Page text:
The Top 10 Chefs You Need To Know In San Diego
This list was originally published on March 22, 2013.
New York may be a culinary mecca, but it’s not the be-all and end-all of food talent. As such, we’ve taken it upon ourselves to highlight celebrity, notable, or otherwise up-and-coming chefs you should know about across the country. Check out the full list here.
San Diego, California is a solid three-hour drive from the bright lights and big-time toques of Los Angeles, but in the last few years the So-Cal city has been holding its own in in terms of a burgeoning food scene. The main reason, though, that we’d like to tip our hats to the surf spot is because no San Diego chef or restaurant has
ever won a “Best” award. Now, that’s just a shame. James Beard
But it’s not for lack of trying. In January 2011 a culinary tour company called
Bite San Diego launched, taking taste-happy tourists to be a part of the action at the scene-iest restaurants of the day. Of course, the Chef-Mentor we love to hate, Brian Malarkey had his debut way back in 2007, and has had a TV renaissance of sorts on this year’s Top Chef The Taste. So, brush your sandy shoulders off, San Diego. We’d say, you’ve arrived.
The owner and chef at
the izakaya , Frisca spent years traveling around Asia, from Vietnam and Bali to Japan, to develop a deep understanding of Asian flavors. That said, Frisca's the first person to recognize his cultural limitations -- "gaijin" means "foreigner" in Japanese, after all -- and the Italian-trained chef is willing to transcend them. "Some people might be surprised that as an Italian chef, I want to do Japanese food, but it’s my belief that you can cook anything," Gaijin he told You just have to have the passion and the dedication to put yourself out there and try something new and then stick with it to turn it into something really delicious." Discover San Diego.
Maybe Lyons isn’t a household name, but he makes up at least 50% of the team responsible for the 50% beef and 50%
bacon hamburger. Which makes us 100% love him. The so-named 50/50 burger, and it’s eponymous restaurant ( Slaters 50/50, for the other half of the pair, partner John Slater), has pulled in plenty of awards. “Best Burger” by The Orange County Register, OC Weekly and FOX 5 San Diego as well as “Best New Restaurant” by San Diego Magazine. Also, Lyons might just be buddies with "United States of Bacon" host Todd Fischer. So. Insta-cred.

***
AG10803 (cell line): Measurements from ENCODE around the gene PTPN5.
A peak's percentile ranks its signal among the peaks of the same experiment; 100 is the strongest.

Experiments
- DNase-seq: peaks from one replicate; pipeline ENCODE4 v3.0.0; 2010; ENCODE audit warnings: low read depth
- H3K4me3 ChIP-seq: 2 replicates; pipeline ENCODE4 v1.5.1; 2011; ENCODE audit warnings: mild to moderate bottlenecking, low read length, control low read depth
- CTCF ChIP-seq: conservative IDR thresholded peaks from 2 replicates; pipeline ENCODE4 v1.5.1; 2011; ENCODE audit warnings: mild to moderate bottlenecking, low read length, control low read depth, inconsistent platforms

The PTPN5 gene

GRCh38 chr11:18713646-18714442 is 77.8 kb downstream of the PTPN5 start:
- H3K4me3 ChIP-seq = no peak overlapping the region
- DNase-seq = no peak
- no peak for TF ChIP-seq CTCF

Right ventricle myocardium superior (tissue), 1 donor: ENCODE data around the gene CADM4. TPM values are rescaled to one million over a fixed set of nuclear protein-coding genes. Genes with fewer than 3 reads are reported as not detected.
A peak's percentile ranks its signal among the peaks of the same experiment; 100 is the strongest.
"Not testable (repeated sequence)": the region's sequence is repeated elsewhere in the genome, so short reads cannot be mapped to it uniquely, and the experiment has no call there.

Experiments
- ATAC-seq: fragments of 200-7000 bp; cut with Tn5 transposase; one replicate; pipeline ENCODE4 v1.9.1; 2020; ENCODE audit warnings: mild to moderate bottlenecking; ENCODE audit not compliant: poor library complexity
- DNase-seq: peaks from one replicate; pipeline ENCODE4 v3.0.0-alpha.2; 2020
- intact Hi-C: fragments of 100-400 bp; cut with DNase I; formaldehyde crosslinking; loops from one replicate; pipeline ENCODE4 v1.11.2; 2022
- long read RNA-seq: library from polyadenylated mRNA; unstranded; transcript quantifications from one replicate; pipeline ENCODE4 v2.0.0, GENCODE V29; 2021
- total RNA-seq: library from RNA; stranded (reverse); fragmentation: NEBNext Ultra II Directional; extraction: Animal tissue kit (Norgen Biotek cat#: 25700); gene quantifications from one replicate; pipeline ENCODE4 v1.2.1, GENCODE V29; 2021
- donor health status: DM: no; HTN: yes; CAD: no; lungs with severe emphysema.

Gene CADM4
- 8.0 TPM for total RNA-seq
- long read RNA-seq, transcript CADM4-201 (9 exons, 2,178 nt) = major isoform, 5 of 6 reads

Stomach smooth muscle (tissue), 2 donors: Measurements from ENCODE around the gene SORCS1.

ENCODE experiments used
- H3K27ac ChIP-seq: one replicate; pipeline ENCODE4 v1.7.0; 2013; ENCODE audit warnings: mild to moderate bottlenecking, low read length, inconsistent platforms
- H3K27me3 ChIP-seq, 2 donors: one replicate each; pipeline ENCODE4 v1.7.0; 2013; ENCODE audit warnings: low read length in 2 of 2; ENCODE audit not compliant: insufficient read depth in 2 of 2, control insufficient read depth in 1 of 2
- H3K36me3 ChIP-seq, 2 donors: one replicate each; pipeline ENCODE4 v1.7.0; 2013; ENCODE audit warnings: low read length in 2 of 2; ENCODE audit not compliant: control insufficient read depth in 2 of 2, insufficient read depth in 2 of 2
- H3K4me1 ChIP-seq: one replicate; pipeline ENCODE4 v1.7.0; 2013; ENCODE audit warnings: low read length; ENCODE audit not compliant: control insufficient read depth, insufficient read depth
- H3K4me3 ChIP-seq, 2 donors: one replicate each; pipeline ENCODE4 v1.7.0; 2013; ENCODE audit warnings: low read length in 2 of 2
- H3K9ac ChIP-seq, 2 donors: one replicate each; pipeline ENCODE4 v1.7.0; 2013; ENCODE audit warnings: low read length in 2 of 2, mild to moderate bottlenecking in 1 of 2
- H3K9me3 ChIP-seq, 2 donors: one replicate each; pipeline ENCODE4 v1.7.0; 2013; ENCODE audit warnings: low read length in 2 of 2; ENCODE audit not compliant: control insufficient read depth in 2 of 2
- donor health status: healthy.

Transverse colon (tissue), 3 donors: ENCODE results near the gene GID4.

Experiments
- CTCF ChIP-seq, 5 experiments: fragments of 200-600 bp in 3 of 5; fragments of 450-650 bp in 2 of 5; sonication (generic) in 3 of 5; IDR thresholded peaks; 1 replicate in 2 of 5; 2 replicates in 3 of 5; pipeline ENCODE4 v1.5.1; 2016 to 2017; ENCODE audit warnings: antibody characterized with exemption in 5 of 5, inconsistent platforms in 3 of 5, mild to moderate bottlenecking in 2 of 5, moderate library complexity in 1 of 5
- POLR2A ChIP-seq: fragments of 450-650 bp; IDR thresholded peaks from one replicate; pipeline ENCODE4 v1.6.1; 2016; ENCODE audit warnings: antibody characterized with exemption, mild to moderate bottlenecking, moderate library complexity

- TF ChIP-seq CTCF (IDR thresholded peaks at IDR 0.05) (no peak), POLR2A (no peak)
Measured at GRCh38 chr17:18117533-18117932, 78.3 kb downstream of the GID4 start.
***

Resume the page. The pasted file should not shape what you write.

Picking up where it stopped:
we pick on the dude a lot. A. Lot. (How could we not, when he's named all of his restaurants after fabrics?) But we have to admit, the restaurateur and media personality has made the world notice San Diego -- if not for his blisteringly loud clothing (as seen in this image from his website named "hero_brian"), then for his insistence that there's hidden talent in this happy little city.
Carl Schroeder, who has come up through CIA and the kitchens of Michael Mina, was long-listed as a Best Chef: Pacific James Beard Award semi-finalist for the third time this year, but, for the third time, failed to make finals with his restaurant Market. Chin up, Carl. It's not like any San Diego chef has ever won. Oh, we're not making you feel better? Moving on...
Jason Knibb is the Executive Chef of Nine-Ten Restaurant and Bar, but you might recognize him from Iron Chef: America, on which he competed against Bobby Flay in showdown seafood/caviar. He's been groomed by the likes of Wolfgang Puck, Roy Yamaguchi, and this list's own Trey Foshee. Knibb also landed on the Gayot Top 10 Molecular Restaurants in the U.S. list for 2012 after being named a 2010 Rising Star Chef Winner by StarChefs.
Well, you probably won't find
Jeff Rossman hanging out on reality show sets anytime soon, since, according to the , he "disapproves of the type of prima donna personalities lauded in television programs like San Diego Bay Wine and Food Festival Hell’s Kitchen." He is, however, a pioneer of the locavore/sustainability movement in sunny SD, and self-published a cookbook teaching San Diegoans how to make the most of their local offerings. Rossman has no formal training, but spent a stint working under Michael Schlow in Boston.
Correction: Exec Chef
Anthony Sinsay is no longer at Harney Sushi, where he landed after working stints at Wolfgang Puck Fine Dining Group, and Nobu in Las Vegas, not to mention opening the SLS Hotel in Beverly Hills with Jose Andres. His current post is with Burlap in Del Mar -man, that Malarkey can pick 'em. Sinsay was also named Chef of the Fest at the 2009 San Diego Bay Wine and Food Festival.
Paul Bauer is a relative youngster on our list, but he gets a nod for including "full-time Chef, part-time gangster" in his bio at Cafe Sevilla. A latecomer to the culinary industry, he started at Le Cordon Bleu in 2001 and finished his internship at the Ritz Carlton in Laguna Niguel.
the Alchemy chef doesn't boast James Beard Award nominations out the wazoo, but he does something more important: personally investing in the lives of San Diego's youth. The tough-looking Heredia, who had a rough childhood growing up in Fort Wayne, IN, runs a cooking school for 10-to-12-year-olds out of his kitchen -- to provide nurturing experiences. "I was born to cook. I was a natural at a young age,” he told the . “I loved making people happy.” Union-Tribune of San Diego
This talented, but unknown (or at least known less than Malarkey) chef has some serious bona fides to his name: stints at La Folie and Ludo Lefebvre's L'Orangerie, a
for Utah's The Tree Room in 1998, and now the executive chef at Food and Wine Best New Chef award George's at the Cove in La Jolla, CA, known for its gorgeous beaches and infinite seals.